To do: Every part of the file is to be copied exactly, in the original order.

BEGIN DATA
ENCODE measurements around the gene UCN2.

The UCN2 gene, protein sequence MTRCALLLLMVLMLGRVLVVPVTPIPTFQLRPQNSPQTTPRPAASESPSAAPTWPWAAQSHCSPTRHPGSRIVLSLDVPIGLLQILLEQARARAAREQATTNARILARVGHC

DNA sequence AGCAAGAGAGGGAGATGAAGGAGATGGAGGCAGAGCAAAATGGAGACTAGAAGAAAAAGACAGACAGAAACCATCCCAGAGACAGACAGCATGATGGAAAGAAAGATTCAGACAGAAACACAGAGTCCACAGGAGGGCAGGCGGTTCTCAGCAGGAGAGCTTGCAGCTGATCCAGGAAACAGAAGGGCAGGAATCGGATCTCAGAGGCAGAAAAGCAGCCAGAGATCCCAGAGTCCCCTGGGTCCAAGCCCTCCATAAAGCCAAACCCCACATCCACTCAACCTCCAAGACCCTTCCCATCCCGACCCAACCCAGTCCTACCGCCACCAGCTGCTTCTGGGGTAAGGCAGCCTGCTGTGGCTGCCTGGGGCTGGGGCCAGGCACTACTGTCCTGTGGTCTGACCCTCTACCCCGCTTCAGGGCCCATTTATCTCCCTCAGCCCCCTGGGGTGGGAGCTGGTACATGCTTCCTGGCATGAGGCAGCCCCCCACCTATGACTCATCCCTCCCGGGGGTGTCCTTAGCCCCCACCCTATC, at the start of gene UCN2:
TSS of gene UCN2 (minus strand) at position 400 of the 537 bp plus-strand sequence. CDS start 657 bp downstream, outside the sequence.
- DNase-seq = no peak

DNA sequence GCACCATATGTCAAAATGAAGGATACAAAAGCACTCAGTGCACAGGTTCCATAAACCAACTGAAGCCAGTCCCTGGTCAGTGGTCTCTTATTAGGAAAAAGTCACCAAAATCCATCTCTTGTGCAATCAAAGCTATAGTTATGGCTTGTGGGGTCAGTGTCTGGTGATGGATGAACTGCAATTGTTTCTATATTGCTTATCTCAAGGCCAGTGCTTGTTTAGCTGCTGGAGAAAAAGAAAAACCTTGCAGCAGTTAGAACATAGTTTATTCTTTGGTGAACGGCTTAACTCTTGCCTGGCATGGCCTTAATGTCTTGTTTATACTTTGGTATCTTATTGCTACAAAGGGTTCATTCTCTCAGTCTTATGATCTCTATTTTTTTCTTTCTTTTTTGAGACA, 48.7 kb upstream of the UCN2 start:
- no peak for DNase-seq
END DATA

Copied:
ENCODE measurements around the gene UCN2.

The UCN2 gene, protein sequence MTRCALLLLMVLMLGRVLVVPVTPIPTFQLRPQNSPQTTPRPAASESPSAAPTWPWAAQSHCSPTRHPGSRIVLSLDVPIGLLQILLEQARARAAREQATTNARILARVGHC

DNA sequence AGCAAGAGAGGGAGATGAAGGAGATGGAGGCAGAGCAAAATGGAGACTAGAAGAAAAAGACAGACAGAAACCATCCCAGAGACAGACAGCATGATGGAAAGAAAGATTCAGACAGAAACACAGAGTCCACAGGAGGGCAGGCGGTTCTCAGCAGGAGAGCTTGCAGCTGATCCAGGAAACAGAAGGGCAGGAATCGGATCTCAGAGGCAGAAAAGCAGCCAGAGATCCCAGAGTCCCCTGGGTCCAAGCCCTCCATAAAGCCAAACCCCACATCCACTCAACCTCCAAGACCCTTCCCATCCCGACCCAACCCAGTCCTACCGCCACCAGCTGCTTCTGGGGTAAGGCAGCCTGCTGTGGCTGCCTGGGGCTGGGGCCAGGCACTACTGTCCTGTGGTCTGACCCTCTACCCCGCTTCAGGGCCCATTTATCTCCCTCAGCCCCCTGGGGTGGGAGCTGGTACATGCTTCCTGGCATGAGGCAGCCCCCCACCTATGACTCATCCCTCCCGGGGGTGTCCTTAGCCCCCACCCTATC, at the start of gene UCN2:
TSS of gene UCN2 (minus strand) at position 400 of the 537 bp plus-strand sequence. CDS start 657 bp downstream, outside the sequence.
- DNase-seq = no peak

DNA sequence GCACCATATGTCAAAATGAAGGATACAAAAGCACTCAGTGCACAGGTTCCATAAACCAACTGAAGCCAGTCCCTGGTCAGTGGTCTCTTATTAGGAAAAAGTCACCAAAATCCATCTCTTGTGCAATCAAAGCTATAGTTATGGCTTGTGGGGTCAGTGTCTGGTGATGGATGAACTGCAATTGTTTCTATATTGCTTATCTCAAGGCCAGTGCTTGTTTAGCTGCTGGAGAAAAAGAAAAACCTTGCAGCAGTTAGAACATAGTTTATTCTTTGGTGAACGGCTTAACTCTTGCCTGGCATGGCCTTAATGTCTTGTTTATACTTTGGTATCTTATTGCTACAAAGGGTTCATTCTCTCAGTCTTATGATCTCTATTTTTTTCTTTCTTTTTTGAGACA, 48.7 kb upstream of the UCN2 start:
- no peak for DNase-seq